The Stojdl Lab's clinical trial, in one glorious infographic
An immune-stimulating cancer-killing virus therapy has made its debut treating cancer patients in Ottawa, Canada.
The therapy was jointly developed by Dr. David Stojdl (Children’s Hospital of Eastern Ontario, University of Ottawa), Dr. Brian Lichty (McMaster University) and Dr. John Bell (The Ottawa Hospital, University of Ottawa) and their respective research teams and colleagues. The clinical trial, which is funded by the Ontario Institute for Cancer Research and coordinated by the NCIC Clinical Trials Group, is expected to enroll up to 79 patients at four hospitals across Canada.
The trial is designed to test two viruses, MG1MA3 and AdMA3, administered as either single or double treatments. MG1MA3 is derived from Maraba virus, which was identified as an oncolytic agent in 2006 by Dr. Stojdl and his team at the Children's Hospital of Eastern Ontario (CHEO) Research Institute, Ottawa.
Dr. Stojdl described the process that led to this discovery: “We had gone looking for a "next generation" oncolytic virus by sifting through a panel of viruses identified all over the world. When the data started pouring in, Maraba jumped out as the most potent tumour killer we had ever seen.”
The second virus, AdMA3, is derived from a common cold virus called adenovirus, and has been developed as an immune-stimulating agent for combination cancer therapy by Dr. Lichty and Dr. Yonghong Wan at McMaster University, Hamilton.
Both of these viruses have been re-designed to bolt on extra hardware designed to stimulate the patient's own immune system against a protein called MAGE-A3. This protein acts as a beacon that lights up the patient's tumour to guide immune destruction. The Maraba virus also achieves an extra layer of anti-cancer activity by replicating inside many kinds of cancer cells and killing them directly.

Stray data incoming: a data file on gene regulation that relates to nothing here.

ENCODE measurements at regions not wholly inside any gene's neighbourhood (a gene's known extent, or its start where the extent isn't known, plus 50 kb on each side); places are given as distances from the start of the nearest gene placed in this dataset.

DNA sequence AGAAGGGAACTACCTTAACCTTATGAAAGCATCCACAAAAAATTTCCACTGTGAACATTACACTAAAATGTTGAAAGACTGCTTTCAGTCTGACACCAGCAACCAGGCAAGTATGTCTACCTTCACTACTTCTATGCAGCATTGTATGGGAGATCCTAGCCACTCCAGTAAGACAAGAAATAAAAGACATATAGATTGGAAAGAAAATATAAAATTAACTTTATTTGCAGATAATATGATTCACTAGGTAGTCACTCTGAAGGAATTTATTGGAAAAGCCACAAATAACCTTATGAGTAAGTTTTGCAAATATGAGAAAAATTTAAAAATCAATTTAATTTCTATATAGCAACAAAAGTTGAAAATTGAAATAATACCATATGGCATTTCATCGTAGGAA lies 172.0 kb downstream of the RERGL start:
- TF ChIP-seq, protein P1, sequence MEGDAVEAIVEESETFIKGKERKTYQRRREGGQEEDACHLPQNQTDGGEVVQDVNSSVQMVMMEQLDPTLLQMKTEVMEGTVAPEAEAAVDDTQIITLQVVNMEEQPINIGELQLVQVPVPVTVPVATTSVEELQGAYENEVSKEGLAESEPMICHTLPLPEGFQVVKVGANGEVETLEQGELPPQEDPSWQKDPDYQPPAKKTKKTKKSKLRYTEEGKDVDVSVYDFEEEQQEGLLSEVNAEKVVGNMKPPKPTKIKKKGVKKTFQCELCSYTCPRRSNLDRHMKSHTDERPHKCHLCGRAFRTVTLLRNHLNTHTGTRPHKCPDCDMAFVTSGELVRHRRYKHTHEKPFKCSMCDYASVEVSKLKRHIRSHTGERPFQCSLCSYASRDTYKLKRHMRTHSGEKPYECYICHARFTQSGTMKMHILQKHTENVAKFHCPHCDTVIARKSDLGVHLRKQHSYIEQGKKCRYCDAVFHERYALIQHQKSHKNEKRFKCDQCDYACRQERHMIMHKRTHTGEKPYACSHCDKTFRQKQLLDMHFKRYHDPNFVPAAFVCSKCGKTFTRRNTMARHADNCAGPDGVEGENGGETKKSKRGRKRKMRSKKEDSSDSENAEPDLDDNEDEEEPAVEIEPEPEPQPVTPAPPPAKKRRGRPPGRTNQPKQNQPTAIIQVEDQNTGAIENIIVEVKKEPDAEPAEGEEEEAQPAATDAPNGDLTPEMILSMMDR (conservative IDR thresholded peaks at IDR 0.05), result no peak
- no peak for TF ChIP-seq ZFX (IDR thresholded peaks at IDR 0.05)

A four-institute academic partnership has driven this technology to reach patients. The dual virus platform, designed between the CHEO RI, McMaster University and the Ottawa Hospital Research Institute (OHRI) was developed into a clinical-grade drug using a world-class virus manufacturing infrastructure helmed by Dr. John Bell at the OHRI, and McMaster University, with support from the Ontario Institute for Cancer Research (OICR).
Dr. Stojdl thinks the four partners have now created a great cancer-fighting weapon. As he highlights, "A really difficult issue in cancer is dealing with a disease that morphs over time and in response to treatment. Having a therapy that can attack from multiple angles all at once is key to addressing this challenge. Our Maraba virus vaccine technology has proven to be a purpose built multi-purpose tumour killer that adds anti-cancer power without adding toxicity". He adds: "we, and our supporters, are thrilled to see this therapy finally start to reach cancer patients".
The founding scientists and their institutions, in co-operation with the Fight Against Cancer Innovation Trust, have also formed the biotechnology company, Turnstone Biologics, in order to engage the private sector and advance the development of these therapies into new clinical trials. As Dr. Stojdl highlighted, "We’re continuing to push very hard to develop a suite of biological therapies with the goal of launching similar trials tailored to other types of tumours, including brain cancer and several devastating childhood cancers". Dr. Bell and his colleagues also recently launched the $60M BioCanRx National Centres of Excellence network to advance research into cancer biotherapies and immunotherapies.
The trial is recruiting patients at sites across Canada, including the Ottawa Hospital (Ottawa), the Juravinski Cancer Centre (Hamilton), the Princess Margaret Cancer Centre (Toronto) and the British Columbia Cancer Agency (Vancouver). It is primarily funded by the Government of Ontario through the Ontario Institute for Cancer Research; many other funding organizations have also supported the research of Drs. Bell, Lichty and Stojdl, including the Ottawa Hospital Foundation, CHEO Foundation, Canadian Cancer Society, Terry Fox Research Institute, Canadian Institutes of Health Research, Ontario Ministry of Research and Innovation, Canada Foundation for Innovation, Ottawa Regional Cancer Foundation, Hair Donation Ottawa, Angels of Hope, BioCanRx, Pancreatic Cancer Canada, and several philanthropic donors.
Image credits: somersault1824, David Goodsell, Cronodon
The original press release is available on the Children's Hospital of Eastern Ontario Research Institute website. Further details about the trial are available at clinicaltrials.gov. Patients wishing to participate in the trial should speak with their own oncologist and ask for a referral to one of the participating hospitals. Further details for patients at The Ottawa Hospital are available online.
You can find out more about the Stojdl lab on Twitter, Facebook, Tumblr and YouTube, or online at www.stojdllab.ca.